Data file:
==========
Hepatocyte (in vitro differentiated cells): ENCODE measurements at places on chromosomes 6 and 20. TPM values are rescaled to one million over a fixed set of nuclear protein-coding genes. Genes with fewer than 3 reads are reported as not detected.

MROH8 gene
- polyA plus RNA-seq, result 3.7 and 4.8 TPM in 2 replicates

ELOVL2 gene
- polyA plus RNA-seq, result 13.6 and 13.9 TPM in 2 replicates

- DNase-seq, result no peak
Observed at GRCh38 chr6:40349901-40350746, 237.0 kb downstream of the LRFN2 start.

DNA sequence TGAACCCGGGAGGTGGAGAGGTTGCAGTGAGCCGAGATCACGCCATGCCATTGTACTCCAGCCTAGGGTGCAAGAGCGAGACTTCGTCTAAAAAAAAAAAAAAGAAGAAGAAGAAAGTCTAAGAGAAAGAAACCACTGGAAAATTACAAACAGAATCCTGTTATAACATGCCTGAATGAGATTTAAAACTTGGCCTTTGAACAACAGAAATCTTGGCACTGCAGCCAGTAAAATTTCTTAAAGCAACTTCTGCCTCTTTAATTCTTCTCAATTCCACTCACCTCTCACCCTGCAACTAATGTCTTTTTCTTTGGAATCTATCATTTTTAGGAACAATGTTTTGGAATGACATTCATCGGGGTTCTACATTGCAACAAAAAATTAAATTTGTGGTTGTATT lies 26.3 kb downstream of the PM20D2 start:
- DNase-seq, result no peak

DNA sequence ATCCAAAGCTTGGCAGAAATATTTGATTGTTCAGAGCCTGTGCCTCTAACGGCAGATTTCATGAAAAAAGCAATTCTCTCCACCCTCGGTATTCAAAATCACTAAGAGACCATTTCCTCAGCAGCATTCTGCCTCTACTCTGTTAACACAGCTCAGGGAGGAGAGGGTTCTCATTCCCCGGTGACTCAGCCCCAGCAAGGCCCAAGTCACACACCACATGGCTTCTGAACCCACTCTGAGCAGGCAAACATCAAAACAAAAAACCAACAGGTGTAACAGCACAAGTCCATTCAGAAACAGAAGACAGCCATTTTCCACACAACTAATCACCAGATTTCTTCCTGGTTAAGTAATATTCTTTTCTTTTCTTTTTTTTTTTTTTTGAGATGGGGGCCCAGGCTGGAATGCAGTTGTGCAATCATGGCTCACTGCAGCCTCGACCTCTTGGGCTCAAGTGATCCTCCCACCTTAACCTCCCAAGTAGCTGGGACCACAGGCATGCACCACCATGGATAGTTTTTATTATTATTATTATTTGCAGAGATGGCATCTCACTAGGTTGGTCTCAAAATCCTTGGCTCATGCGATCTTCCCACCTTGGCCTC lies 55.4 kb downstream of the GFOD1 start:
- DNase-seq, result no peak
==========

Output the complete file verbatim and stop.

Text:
Hepatocyte (in vitro differentiated cells): ENCODE measurements at places on chromosomes 6 and 20. TPM values are rescaled to one million over a fixed set of nuclear protein-coding genes. Genes with fewer than 3 reads are reported as not detected.

MROH8 gene
- polyA plus RNA-seq, result 3.7 and 4.8 TPM in 2 replicates

ELOVL2 gene
- polyA plus RNA-seq, result 13.6 and 13.9 TPM in 2 replicates

- DNase-seq, result no peak
Observed at GRCh38 chr6:40349901-40350746, 237.0 kb downstream of the LRFN2 start.

DNA sequence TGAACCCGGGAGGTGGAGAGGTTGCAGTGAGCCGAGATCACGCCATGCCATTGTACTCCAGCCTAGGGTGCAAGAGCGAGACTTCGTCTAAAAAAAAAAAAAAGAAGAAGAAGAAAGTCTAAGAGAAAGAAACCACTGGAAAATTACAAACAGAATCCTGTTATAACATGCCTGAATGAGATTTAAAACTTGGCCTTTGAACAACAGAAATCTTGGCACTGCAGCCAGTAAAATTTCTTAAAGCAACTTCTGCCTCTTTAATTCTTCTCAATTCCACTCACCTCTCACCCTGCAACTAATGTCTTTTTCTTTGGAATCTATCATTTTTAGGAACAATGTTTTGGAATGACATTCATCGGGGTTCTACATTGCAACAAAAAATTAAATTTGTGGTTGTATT lies 26.3 kb downstream of the PM20D2 start:
- DNase-seq, result no peak

DNA sequence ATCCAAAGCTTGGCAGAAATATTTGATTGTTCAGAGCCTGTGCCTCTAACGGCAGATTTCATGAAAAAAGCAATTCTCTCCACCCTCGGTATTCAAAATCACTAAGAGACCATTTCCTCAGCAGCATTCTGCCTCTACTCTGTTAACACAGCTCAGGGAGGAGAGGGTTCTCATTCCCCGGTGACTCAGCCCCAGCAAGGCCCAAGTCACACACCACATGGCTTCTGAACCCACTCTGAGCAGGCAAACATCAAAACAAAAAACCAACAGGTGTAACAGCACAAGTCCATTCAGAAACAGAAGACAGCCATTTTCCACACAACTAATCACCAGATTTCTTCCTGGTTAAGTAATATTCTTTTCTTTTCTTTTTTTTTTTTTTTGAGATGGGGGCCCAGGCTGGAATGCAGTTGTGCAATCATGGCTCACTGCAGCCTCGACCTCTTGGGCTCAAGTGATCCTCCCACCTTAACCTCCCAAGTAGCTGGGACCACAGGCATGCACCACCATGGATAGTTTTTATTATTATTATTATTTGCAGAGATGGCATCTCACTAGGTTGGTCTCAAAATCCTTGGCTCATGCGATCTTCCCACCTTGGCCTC lies 55.4 kb downstream of the GFOD1 start:
- DNase-seq, result no peak